It is those times when Dennett makes such blanket assertions or assumptions without a supporting argument, which takes into account counter-arguments, that Dennett’s book becomes maddening.  I expect more from a philosopher.

In the end, Dennett’s conclusion in chapter 11 struck me as anti-climactic.  The best recommendation he could come up with for addressing the failures, excesses, and destructive tendencies of religion is more and better education.  I’m all for that, but after his long, extended build-up, I was expecting more. 

And I can’t help but wonder if the goal should be, not to eliminate religion, but to improve it.  To me the greatest fault with religion is literalistic thinking.  What if religious leaders spoke and acted like artists and storytellers, presenting their claims in figurative terms instead of facts?  What if religious believers were less literal and “materialistic” in their convictions and more symbolic and metaphorical?\

More and better education could certainly help with this, but even an educated philosopher like Dennett seems to have a problem understanding and/or appreciating symbolic thought.


In the end I do agree with Dennett’s statement that “we must recognize that people need to see their lives as having meaning.  The thirst for a quest, a goal, a meaning, is unquenchable, and if we don’t provide benign or at least nonmalignant avenues, we will always face toxic religions.”  And I agree that religious institutions have a responsibility for promotion of such avenues, but so do the materialists, atheists, agnostics, and non-believers among us.  I trust Dennett will help with that effort as well as the effort to explain religion as a natural phenomenon.

Sunday, April 27, 2014

"To the Thawing Wind"

To The Thawing Wind
Come with rain. O loud Southwester!
Bring the singer, bring the nester;
Give the buried flower a dream;
make the settled snowbank steam;
Find the brown beneath the white;
But whate'er you do tonight,
bathe my window, make it flow,
Melt it as the ice will go;
Melt the glass and leave the sticks
Like a hermit's crucifix;
Burst into my narrow stall;
Swing the picture on the wall;
Run the rattling pages o'er;
Scatter poems on the floor;
Turn the poet out of door.

Here in Minnesota serious winter cold set in before the Solstice and has only now relaxed its grip.  We've been calling for the thawing wind since February, but here in the central part of the state we had eight inches of snow as recently as April 16.  Now at last the thaw has arrived, with wind and rain punctuated by occasional sunshine.   Yesterday, despite the remaining winter chill in the air, we fertilized and tilled our plots at the St. Cloud Unitarian Universalist Fellowship Community Garden. We’re looking at another week of spring rain.  It seems a good time to appreciate Robert Frost’s “spring” poem, published in A Boy’s Will (1913).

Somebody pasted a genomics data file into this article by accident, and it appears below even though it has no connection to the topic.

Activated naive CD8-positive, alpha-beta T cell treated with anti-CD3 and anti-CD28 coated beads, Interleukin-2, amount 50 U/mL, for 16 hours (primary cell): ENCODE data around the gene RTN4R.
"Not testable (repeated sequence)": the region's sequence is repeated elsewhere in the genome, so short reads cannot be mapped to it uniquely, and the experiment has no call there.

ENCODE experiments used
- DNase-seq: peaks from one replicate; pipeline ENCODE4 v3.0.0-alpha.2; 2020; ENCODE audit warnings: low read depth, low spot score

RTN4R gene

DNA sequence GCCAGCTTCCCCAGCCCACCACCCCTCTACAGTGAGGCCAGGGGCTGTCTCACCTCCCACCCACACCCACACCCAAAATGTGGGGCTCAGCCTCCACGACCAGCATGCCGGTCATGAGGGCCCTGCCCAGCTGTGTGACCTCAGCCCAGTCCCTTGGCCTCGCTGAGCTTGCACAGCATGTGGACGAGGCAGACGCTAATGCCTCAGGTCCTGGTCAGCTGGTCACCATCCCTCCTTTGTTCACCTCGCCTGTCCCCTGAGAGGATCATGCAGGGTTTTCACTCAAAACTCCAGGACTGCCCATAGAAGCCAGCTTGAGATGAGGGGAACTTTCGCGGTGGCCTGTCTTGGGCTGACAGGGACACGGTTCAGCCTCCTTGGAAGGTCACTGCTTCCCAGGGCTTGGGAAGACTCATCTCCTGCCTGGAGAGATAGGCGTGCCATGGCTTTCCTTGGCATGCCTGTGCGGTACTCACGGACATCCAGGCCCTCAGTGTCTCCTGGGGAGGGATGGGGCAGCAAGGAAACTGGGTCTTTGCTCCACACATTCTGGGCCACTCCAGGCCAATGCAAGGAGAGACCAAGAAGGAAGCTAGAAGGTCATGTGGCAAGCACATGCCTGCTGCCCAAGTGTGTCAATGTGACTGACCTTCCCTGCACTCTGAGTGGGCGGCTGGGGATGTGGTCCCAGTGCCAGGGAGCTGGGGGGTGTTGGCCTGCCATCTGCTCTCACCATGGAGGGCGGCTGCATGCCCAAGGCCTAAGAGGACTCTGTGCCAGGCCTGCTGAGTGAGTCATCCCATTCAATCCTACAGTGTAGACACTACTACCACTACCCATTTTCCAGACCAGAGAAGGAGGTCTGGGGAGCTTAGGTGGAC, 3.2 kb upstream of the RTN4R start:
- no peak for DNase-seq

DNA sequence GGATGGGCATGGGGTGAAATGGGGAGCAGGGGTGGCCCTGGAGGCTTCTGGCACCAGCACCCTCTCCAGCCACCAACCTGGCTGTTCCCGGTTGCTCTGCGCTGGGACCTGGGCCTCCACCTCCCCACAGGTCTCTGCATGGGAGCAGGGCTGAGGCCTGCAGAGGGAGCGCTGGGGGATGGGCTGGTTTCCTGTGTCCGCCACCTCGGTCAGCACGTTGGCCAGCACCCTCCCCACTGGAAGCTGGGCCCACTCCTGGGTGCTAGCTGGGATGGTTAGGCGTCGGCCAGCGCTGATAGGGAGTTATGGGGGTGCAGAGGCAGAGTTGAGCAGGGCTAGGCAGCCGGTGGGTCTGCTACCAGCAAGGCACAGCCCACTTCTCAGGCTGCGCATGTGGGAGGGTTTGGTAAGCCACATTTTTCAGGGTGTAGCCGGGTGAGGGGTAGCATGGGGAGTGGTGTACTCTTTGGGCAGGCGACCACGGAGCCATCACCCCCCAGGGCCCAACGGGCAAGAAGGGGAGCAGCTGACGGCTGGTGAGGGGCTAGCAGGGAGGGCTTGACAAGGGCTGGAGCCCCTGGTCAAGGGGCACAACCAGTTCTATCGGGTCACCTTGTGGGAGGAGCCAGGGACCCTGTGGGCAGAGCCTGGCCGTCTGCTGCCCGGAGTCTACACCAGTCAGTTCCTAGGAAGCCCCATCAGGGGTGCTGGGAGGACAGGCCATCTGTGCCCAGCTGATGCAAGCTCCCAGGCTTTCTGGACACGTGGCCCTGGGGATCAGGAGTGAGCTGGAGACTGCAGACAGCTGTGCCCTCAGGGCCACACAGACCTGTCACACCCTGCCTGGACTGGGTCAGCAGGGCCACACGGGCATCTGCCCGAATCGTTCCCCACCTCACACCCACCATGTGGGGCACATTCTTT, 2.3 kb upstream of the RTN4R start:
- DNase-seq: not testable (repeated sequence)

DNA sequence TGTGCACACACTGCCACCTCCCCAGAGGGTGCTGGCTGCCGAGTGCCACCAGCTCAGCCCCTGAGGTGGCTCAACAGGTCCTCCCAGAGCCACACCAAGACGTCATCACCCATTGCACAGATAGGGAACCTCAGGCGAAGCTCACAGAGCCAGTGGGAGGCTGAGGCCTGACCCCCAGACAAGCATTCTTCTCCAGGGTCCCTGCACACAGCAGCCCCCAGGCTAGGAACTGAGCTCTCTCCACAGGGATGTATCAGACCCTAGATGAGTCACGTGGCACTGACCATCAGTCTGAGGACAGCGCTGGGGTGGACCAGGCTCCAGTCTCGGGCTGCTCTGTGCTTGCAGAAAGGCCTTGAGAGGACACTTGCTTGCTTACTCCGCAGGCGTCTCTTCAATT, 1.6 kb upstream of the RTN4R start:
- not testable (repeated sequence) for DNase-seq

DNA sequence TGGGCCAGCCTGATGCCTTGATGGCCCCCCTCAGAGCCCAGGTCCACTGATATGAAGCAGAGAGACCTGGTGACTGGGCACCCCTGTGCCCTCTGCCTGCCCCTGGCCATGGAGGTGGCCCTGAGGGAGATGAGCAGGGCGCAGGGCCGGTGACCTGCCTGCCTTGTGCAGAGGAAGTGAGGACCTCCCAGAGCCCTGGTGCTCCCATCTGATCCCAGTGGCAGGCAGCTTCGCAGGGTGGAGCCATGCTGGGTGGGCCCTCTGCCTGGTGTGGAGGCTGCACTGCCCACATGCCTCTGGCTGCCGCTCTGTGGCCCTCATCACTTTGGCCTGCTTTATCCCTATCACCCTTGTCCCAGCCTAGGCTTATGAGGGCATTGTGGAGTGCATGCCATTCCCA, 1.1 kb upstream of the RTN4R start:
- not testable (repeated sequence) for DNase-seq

We think of spring in clichéd terms of budding trees, singing birds, blooming flowers, and warm sunshine; Frost reminds us that early spring can be cold, wet, and windy.  And in northern climes, the thaw can come late in April.  It is a time of year when the wind and rain are welcome signs, not only of winter’s end, but of an end to our long indoor human hibernation.

Frost writes the poem in a staccato-like trochaic imperative, calling on that wind and rain, indeed, celebrating the coming storm.  It’s not a gentle wind and rain but “loud” and strong enough, at least metaphorically, to “burst” the window, rattle pages, “scatter poems,” and blow the poet out of his “narrow stall.”  The lines grow shorter as the poem goes on, increasing the sense of urgency for escape from winter’s grip.  Yet the couplets convey a sense of order and security that somehow the storm will remain within nature’s bounds, even as it brings disruption to the indoor life.

Obviously it is a poem about the welcome change of seasons and the anticipation of singing birds, blooming flowers, and warm brown earth, but perhaps more importantly (“whate’er you do tonight”) it is a poem about the anticipation of a thaw in the human isolation of our winter hermitage.  The inner life has become close and confining; we yearn for relief and release to a more active, outgoing life in the open air, not only physically, but mentally and emotionally as well.  We long for escape from our introspection to a life of interaction with the outside world. 

I have no problem seeing Frost’s text as both a nature poem about the change of seasons and a psychological poem about the human need to escape from our own inner prisons.